Tree frogs may help scientists inexpensively predict biodiversity hotspots for conservation, report researchers writing in the journal Science.
The method is based on using historical climate records and the mitochondrial DNA sequences of tree frogs to map the species’ past distributions. This can be used to indicate “which regions have been climatically stable, and thus likely to harbor a diversity of species, and which areas have been unstable and likely to be less biodiverse,” according to a statement from UC Bekerley.
“With this method, we can identify areas that have been working as refugia for biodiversity,” said lead author Ana Carolina Carnaval, a post-doc at UC Bekerley. “These are areas that have remained climatically stable through time, where local communities have been able to persist. Despite the fact that we haven’t sampled them exhaustively yet, we think there is a lot of undocumented, hidden diversity there, the potential for a lot of species still unknown to science, and, especially, a lot of endemism.”
|This is the tree frog Hypsiboas semilineatus, common throughout the Atlantic rainforest of Brazil. Credit: Ana Carnaval/UC Berkeley|
Carnaval and colleagues applied their methodology to the Mata Atlantica forest in Western Brazil. They found that the central region of the forest — the least studied and most threatened part of the Mata Atlantica — has been the most stable, and therefore most biodiverse, section of the Atlantic rainforest.
“The study demonstrates that the southern portion of the Atlantic forest was more climatically unstable during the Late Pleistocene, relative to the central corridor, which served as a large climatic refuge for neotropical species,” explained Carnaval. “Yet, the central region is poorly known and under extreme anthropogenic pressure. This unveils new priorities for conservation that must reach policymakers, the public and NGOs.”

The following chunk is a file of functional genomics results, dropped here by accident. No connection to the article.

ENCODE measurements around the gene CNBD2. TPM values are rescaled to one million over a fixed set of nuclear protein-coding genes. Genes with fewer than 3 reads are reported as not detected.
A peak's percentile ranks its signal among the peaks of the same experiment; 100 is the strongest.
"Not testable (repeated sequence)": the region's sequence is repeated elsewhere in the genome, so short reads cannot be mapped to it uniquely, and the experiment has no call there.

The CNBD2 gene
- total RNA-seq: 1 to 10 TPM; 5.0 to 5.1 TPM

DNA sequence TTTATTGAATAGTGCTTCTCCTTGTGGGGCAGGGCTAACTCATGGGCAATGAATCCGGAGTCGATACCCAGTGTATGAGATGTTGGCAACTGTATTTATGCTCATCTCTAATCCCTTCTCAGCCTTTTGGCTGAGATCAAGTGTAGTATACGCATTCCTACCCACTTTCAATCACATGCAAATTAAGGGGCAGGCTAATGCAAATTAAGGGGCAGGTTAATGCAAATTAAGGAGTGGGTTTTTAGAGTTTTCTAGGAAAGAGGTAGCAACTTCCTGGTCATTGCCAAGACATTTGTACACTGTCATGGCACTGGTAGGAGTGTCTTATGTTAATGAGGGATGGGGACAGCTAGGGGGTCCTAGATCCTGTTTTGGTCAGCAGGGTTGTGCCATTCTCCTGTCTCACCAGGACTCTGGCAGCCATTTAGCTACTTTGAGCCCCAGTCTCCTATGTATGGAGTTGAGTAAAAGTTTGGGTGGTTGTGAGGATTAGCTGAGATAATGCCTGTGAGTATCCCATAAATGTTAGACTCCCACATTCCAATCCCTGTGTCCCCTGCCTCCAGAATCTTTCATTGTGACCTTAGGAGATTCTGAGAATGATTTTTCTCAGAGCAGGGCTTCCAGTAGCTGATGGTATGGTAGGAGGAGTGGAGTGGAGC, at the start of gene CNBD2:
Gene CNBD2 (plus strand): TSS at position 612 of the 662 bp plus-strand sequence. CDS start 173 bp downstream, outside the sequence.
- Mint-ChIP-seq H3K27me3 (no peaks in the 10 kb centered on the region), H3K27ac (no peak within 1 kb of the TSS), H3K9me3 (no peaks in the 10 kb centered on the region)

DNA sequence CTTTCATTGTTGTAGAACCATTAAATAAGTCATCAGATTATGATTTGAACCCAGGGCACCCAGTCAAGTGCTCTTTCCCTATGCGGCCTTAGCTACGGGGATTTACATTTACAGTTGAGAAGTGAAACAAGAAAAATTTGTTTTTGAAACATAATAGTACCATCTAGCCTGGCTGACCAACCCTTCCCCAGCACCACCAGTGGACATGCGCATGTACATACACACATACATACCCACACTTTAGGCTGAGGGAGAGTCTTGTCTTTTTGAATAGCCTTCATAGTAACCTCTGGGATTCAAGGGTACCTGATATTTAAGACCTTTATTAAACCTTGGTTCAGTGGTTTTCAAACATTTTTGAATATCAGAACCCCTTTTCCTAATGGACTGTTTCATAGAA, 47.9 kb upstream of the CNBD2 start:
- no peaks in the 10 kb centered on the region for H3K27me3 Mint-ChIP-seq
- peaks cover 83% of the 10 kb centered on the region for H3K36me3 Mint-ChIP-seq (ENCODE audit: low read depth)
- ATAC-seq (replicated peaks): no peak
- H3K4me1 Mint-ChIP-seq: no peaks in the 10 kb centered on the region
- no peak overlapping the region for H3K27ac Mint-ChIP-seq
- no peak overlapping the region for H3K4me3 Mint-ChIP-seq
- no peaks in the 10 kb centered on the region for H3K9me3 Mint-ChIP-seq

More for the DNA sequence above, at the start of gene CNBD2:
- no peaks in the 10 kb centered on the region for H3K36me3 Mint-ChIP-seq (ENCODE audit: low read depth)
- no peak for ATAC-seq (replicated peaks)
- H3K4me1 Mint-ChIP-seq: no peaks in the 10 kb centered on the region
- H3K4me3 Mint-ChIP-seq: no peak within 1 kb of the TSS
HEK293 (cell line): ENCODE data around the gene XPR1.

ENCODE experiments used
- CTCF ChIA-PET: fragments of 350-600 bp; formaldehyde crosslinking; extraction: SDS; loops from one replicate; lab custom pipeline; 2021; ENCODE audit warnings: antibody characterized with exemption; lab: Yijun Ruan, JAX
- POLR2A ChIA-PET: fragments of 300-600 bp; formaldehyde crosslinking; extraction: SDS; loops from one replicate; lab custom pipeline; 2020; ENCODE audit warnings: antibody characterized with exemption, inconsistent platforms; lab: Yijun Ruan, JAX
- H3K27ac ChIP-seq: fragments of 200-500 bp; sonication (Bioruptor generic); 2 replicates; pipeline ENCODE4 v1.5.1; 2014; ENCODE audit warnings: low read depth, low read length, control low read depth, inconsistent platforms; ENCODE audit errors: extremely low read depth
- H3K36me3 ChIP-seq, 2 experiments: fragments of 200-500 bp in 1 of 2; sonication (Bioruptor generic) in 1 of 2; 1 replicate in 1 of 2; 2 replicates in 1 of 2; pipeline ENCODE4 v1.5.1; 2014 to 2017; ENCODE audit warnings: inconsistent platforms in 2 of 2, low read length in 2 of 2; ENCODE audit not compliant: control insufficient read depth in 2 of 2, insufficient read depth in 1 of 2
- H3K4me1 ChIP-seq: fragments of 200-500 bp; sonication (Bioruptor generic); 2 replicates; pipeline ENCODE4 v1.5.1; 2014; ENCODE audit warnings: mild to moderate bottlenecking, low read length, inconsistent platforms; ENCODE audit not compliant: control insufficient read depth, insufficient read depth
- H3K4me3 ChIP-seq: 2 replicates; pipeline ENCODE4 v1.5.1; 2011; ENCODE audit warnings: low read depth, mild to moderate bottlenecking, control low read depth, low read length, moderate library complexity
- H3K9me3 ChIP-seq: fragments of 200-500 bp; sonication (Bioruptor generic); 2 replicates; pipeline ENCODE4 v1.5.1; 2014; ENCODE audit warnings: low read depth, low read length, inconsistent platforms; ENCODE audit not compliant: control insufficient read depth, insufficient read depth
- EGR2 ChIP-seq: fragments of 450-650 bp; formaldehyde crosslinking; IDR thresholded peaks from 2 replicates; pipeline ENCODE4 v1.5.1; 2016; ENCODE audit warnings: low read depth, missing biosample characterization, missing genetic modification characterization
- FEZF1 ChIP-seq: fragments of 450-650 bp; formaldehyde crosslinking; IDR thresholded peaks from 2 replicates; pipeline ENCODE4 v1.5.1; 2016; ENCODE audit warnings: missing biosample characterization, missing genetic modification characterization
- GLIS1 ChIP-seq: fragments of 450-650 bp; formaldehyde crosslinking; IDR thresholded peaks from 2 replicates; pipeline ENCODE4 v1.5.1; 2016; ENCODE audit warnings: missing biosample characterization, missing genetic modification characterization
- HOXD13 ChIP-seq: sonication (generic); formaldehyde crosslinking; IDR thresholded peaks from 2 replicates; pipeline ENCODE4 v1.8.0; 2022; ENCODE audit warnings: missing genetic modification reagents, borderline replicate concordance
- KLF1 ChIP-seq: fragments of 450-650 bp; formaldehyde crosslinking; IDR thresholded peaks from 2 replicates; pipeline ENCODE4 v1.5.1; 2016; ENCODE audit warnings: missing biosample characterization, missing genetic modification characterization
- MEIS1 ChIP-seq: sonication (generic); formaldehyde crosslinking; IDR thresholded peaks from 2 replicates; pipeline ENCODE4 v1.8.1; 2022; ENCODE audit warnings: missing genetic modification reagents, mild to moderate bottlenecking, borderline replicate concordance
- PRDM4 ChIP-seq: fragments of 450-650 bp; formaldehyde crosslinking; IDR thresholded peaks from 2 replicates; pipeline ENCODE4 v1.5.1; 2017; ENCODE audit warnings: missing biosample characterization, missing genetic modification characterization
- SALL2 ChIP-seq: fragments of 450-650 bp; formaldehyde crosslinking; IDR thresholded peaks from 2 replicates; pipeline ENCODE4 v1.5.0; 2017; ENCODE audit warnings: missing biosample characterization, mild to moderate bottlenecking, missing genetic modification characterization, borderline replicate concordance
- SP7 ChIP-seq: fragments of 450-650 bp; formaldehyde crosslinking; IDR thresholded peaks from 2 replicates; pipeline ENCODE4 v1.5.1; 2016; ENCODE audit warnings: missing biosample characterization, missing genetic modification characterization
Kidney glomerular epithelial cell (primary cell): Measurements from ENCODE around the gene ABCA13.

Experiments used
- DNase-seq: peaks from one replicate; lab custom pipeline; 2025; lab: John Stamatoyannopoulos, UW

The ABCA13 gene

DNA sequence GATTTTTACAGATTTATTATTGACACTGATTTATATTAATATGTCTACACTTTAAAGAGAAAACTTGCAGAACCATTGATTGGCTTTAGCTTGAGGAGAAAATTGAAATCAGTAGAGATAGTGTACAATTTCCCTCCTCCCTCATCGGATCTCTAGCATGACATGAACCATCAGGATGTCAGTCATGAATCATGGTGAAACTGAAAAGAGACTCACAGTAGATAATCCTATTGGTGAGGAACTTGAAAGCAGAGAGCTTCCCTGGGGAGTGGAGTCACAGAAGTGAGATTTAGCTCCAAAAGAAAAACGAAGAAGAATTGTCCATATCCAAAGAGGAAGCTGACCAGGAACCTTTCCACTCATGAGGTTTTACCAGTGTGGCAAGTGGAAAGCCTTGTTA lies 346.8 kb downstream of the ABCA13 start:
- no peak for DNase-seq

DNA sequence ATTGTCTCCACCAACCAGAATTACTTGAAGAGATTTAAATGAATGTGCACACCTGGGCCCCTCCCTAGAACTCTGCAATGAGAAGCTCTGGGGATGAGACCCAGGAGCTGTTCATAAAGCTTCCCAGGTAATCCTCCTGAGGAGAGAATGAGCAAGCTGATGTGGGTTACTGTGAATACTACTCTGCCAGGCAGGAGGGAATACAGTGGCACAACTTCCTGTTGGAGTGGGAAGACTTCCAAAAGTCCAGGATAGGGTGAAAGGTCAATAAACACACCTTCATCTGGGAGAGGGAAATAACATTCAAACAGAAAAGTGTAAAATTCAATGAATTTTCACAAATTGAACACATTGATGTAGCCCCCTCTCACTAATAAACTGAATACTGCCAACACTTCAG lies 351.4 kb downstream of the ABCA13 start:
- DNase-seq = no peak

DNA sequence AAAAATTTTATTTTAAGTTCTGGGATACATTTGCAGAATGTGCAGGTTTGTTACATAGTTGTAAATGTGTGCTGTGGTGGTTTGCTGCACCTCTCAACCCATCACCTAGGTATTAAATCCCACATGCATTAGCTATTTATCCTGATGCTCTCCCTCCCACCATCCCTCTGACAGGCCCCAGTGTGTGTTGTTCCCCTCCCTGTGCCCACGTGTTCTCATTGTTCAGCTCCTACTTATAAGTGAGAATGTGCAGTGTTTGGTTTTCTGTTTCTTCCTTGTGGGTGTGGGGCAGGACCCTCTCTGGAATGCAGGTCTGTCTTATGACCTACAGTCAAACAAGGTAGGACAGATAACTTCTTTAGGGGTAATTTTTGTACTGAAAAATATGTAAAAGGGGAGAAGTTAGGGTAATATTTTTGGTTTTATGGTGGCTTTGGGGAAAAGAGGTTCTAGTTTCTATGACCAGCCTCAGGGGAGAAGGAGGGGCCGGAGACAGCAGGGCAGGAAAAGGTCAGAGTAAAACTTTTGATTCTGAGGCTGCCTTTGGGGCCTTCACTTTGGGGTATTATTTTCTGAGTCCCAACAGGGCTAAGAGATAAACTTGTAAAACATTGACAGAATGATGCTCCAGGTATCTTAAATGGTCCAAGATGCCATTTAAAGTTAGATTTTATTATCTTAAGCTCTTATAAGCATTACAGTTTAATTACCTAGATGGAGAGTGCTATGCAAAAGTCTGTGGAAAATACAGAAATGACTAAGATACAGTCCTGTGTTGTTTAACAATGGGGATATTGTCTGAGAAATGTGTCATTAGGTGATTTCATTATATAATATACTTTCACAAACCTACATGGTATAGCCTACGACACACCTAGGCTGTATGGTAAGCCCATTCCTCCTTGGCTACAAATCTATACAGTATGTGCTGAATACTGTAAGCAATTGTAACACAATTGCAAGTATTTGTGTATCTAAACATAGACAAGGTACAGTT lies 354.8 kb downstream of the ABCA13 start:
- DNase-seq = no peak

“The study has shown us that the central Atlantic forest, which hasn’t had the investment of resources and effort as the southern, has been stable from a climatic standpoint and therefore is likely more diverse than currently believed. But because this area is under great human impact, it deserves conservation and research priority,” added co-author Craig Moritz, professor of integrative biology and director of UC Berkeley’s Museum of Vertebrate Zoology.
The researchers plan to apply to technique in other parts of the world.
“The broader story is that we think this technique could be applied in other countries and other hotspot areas to identify regions that haven’t been well sampled yet, regions that could possibly harbor as yet undiscovered unique diversity,” Carnaval said. “This is a general method for identifying and prioritizing hotspots within hotspots, for finding highly diverse areas that have not been fully explored.”
“Ana and her colleagues have discovered, using a very simple approach of combining genetics and environmental modeling, how we can make pretty strong predictions that can guide conservation efforts,” Moritz concluded.
CITATION: Ana Carnaval et al. Stability Predicts Genetic Diversity in the Brazilian Atlantic Forest Hotspot. Science February 6, 2009